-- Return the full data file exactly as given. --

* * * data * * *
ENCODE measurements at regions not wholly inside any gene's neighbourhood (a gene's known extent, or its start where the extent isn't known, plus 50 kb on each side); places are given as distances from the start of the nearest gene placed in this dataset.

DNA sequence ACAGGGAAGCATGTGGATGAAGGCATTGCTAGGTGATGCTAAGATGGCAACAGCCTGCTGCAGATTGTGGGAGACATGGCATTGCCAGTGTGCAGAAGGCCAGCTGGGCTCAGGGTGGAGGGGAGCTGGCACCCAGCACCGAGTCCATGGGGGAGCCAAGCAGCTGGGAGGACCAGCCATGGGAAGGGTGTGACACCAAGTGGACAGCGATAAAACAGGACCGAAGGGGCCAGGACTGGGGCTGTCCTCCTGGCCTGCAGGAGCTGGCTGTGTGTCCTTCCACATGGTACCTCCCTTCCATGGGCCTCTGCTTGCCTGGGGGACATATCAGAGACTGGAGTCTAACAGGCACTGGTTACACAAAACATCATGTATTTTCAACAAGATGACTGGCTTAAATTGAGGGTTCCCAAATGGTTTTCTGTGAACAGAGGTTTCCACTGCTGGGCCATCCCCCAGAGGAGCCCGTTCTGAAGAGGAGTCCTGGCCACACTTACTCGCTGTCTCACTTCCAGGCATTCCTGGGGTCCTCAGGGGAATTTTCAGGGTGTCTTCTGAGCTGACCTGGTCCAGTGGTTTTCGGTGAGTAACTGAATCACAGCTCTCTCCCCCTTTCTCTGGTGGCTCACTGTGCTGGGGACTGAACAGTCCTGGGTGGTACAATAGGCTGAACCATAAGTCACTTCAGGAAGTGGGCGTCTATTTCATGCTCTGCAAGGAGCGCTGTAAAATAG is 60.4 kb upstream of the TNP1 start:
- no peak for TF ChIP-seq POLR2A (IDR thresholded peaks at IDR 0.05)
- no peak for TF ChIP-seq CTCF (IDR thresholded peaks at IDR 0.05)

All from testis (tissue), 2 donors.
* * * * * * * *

ENCODE measurements at regions not wholly inside any gene's neighbourhood (a gene's known extent, or its start where the extent isn't known, plus 50 kb on each side); places are given as distances from the start of the nearest gene placed in this dataset.

DNA sequence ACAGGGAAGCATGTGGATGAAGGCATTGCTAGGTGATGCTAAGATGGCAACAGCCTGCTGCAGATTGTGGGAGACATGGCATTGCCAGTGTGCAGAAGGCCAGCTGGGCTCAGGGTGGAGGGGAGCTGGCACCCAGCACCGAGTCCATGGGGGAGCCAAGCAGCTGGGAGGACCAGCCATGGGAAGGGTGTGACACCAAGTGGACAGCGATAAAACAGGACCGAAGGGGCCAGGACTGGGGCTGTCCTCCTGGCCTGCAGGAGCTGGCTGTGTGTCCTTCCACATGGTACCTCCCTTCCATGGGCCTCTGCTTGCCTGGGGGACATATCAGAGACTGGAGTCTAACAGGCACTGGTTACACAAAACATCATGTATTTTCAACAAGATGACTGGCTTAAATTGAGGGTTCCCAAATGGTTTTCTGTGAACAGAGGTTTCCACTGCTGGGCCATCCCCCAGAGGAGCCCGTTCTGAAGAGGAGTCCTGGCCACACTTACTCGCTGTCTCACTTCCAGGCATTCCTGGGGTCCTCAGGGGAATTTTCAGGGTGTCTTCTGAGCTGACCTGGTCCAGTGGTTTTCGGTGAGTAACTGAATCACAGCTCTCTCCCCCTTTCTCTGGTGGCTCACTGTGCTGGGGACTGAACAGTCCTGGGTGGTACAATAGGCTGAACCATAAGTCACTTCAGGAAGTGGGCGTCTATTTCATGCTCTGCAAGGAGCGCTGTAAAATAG is 60.4 kb upstream of the TNP1 start:
- no peak for TF ChIP-seq POLR2A (IDR thresholded peaks at IDR 0.05)
- no peak for TF ChIP-seq CTCF (IDR thresholded peaks at IDR 0.05)

All from testis (tissue), 2 donors.